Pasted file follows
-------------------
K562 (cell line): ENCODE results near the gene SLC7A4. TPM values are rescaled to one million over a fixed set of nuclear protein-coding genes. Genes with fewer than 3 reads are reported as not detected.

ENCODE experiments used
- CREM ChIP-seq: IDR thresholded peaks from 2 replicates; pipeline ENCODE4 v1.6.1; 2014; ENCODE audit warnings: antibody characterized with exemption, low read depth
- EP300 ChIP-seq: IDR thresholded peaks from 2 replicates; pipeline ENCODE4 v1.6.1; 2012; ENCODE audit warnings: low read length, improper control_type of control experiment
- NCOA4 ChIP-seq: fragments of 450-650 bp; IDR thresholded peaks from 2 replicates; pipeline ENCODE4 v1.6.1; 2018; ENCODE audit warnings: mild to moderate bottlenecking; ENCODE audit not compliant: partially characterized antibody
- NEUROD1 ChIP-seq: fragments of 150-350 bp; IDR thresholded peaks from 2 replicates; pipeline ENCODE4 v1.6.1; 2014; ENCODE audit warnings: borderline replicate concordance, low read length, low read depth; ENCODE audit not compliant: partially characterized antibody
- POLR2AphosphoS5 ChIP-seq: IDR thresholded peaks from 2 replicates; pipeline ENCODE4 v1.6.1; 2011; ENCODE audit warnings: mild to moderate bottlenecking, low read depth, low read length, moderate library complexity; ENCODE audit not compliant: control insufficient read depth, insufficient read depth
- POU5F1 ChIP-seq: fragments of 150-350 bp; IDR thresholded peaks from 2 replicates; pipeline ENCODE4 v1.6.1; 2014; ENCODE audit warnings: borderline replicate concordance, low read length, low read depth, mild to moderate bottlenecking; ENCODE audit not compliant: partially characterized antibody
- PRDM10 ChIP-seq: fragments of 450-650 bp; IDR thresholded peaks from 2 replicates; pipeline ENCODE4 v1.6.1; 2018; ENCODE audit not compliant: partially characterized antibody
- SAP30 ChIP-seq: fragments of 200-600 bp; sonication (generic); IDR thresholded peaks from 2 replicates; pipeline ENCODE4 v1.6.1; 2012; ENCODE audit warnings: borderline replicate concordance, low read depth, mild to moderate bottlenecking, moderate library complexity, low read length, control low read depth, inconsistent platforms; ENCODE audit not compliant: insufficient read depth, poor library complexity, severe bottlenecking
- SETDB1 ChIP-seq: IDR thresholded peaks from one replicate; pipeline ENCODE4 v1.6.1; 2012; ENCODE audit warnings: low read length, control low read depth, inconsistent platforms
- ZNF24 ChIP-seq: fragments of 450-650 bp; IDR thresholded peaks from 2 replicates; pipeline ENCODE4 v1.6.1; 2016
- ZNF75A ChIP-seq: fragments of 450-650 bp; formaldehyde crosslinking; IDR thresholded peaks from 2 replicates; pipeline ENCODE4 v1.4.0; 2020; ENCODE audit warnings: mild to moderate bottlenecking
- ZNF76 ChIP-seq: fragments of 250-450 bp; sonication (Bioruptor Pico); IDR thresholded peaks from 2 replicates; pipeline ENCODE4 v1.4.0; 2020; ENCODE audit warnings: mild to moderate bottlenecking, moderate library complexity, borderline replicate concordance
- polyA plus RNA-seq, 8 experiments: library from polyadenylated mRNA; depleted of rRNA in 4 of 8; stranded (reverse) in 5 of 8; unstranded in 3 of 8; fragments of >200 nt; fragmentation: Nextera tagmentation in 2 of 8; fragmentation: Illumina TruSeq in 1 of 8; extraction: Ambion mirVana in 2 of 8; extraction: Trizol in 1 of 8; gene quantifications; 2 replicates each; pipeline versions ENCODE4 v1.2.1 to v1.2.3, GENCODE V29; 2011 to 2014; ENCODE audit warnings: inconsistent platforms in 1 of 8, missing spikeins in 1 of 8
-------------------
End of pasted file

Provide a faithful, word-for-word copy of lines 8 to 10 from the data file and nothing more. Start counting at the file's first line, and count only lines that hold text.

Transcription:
- POU5F1 ChIP-seq: fragments of 150-350 bp; IDR thresholded peaks from 2 replicates; pipeline ENCODE4 v1.6.1; 2014; ENCODE audit warnings: borderline replicate concordance, low read length, low read depth, mild to moderate bottlenecking; ENCODE audit not compliant: partially characterized antibody
- PRDM10 ChIP-seq: fragments of 450-650 bp; IDR thresholded peaks from 2 replicates; pipeline ENCODE4 v1.6.1; 2018; ENCODE audit not compliant: partially characterized antibody
- SAP30 ChIP-seq: fragments of 200-600 bp; sonication (generic); IDR thresholded peaks from 2 replicates; pipeline ENCODE4 v1.6.1; 2012; ENCODE audit warnings: borderline replicate concordance, low read depth, mild to moderate bottlenecking, moderate library complexity, low read length, control low read depth, inconsistent platforms; ENCODE audit not compliant: insufficient read depth, poor library complexity, severe bottlenecking